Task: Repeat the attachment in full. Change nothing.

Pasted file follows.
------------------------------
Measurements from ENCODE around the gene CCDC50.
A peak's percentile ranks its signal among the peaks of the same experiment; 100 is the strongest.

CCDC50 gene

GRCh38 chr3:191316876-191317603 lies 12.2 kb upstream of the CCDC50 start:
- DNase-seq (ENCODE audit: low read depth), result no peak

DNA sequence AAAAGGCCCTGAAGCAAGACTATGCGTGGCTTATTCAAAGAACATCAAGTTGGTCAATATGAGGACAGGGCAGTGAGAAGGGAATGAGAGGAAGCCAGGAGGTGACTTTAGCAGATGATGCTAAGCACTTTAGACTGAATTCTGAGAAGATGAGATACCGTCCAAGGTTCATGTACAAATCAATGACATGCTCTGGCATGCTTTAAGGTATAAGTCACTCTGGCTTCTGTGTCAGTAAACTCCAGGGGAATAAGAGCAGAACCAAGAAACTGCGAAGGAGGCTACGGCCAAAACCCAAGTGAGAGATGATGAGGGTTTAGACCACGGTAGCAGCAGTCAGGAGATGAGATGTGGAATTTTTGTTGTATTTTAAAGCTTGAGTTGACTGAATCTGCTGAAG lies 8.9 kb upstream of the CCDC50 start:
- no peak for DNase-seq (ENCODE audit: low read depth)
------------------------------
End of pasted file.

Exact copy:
Measurements from ENCODE around the gene CCDC50.
A peak's percentile ranks its signal among the peaks of the same experiment; 100 is the strongest.

CCDC50 gene

GRCh38 chr3:191316876-191317603 lies 12.2 kb upstream of the CCDC50 start:
- DNase-seq (ENCODE audit: low read depth), result no peak

DNA sequence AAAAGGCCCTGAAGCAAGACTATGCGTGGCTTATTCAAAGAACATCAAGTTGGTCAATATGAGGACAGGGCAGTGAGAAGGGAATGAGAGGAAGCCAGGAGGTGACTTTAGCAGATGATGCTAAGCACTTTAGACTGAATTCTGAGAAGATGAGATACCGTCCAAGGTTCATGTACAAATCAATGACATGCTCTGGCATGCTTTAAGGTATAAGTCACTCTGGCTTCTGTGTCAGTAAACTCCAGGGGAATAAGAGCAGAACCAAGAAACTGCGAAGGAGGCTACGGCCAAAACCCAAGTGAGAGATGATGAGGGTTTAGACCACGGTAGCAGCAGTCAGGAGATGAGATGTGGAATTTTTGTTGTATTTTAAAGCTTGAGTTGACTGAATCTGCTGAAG lies 8.9 kb upstream of the CCDC50 start:
- no peak for DNase-seq (ENCODE audit: low read depth)